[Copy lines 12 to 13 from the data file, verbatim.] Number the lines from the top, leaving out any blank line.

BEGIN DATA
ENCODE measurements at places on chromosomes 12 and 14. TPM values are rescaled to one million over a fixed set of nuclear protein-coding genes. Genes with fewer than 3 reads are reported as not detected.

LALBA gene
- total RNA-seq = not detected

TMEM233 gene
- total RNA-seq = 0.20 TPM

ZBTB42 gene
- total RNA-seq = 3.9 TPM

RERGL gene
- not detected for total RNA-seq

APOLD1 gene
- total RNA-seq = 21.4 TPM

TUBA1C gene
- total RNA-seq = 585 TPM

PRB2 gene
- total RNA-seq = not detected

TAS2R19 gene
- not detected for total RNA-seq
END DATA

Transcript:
TUBA1C gene
- total RNA-seq = 585 TPM